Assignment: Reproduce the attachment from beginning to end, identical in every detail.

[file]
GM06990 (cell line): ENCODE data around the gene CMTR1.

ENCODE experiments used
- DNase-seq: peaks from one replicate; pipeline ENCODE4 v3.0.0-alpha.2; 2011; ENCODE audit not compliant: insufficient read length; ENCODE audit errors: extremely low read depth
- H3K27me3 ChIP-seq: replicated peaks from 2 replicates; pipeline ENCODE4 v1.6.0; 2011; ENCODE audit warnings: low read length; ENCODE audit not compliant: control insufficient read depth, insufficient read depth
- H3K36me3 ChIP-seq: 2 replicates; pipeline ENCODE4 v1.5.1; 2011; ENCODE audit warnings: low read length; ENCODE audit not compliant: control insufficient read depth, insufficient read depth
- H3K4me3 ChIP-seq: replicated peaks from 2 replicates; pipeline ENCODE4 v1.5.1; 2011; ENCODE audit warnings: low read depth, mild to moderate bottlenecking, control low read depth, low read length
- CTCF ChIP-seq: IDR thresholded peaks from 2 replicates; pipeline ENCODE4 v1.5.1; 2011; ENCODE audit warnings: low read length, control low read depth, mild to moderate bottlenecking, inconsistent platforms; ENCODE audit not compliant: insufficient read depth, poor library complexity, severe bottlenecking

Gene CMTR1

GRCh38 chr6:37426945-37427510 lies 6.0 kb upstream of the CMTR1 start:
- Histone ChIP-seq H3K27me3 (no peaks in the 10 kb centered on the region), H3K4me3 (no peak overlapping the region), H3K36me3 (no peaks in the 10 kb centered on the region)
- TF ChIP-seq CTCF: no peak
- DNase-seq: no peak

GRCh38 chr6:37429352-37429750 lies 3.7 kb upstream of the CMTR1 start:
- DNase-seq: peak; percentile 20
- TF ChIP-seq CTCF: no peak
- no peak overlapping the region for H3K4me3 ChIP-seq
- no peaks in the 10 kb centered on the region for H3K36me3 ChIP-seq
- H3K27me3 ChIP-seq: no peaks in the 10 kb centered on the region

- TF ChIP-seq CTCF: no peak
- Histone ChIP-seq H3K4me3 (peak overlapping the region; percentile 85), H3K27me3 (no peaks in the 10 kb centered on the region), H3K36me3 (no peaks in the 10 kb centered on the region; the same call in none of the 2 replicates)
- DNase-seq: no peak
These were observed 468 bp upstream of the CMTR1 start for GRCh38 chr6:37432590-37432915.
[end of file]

GM06990 (cell line): ENCODE data around the gene CMTR1.

ENCODE experiments used
- DNase-seq: peaks from one replicate; pipeline ENCODE4 v3.0.0-alpha.2; 2011; ENCODE audit not compliant: insufficient read length; ENCODE audit errors: extremely low read depth
- H3K27me3 ChIP-seq: replicated peaks from 2 replicates; pipeline ENCODE4 v1.6.0; 2011; ENCODE audit warnings: low read length; ENCODE audit not compliant: control insufficient read depth, insufficient read depth
- H3K36me3 ChIP-seq: 2 replicates; pipeline ENCODE4 v1.5.1; 2011; ENCODE audit warnings: low read length; ENCODE audit not compliant: control insufficient read depth, insufficient read depth
- H3K4me3 ChIP-seq: replicated peaks from 2 replicates; pipeline ENCODE4 v1.5.1; 2011; ENCODE audit warnings: low read depth, mild to moderate bottlenecking, control low read depth, low read length
- CTCF ChIP-seq: IDR thresholded peaks from 2 replicates; pipeline ENCODE4 v1.5.1; 2011; ENCODE audit warnings: low read length, control low read depth, mild to moderate bottlenecking, inconsistent platforms; ENCODE audit not compliant: insufficient read depth, poor library complexity, severe bottlenecking

Gene CMTR1

GRCh38 chr6:37426945-37427510 lies 6.0 kb upstream of the CMTR1 start:
- Histone ChIP-seq H3K27me3 (no peaks in the 10 kb centered on the region), H3K4me3 (no peak overlapping the region), H3K36me3 (no peaks in the 10 kb centered on the region)
- TF ChIP-seq CTCF: no peak
- DNase-seq: no peak

GRCh38 chr6:37429352-37429750 lies 3.7 kb upstream of the CMTR1 start:
- DNase-seq: peak; percentile 20
- TF ChIP-seq CTCF: no peak
- no peak overlapping the region for H3K4me3 ChIP-seq
- no peaks in the 10 kb centered on the region for H3K36me3 ChIP-seq
- H3K27me3 ChIP-seq: no peaks in the 10 kb centered on the region

- TF ChIP-seq CTCF: no peak
- Histone ChIP-seq H3K4me3 (peak overlapping the region; percentile 85), H3K27me3 (no peaks in the 10 kb centered on the region), H3K36me3 (no peaks in the 10 kb centered on the region; the same call in none of the 2 replicates)
- DNase-seq: no peak
These were observed 468 bp upstream of the CMTR1 start for GRCh38 chr6:37432590-37432915.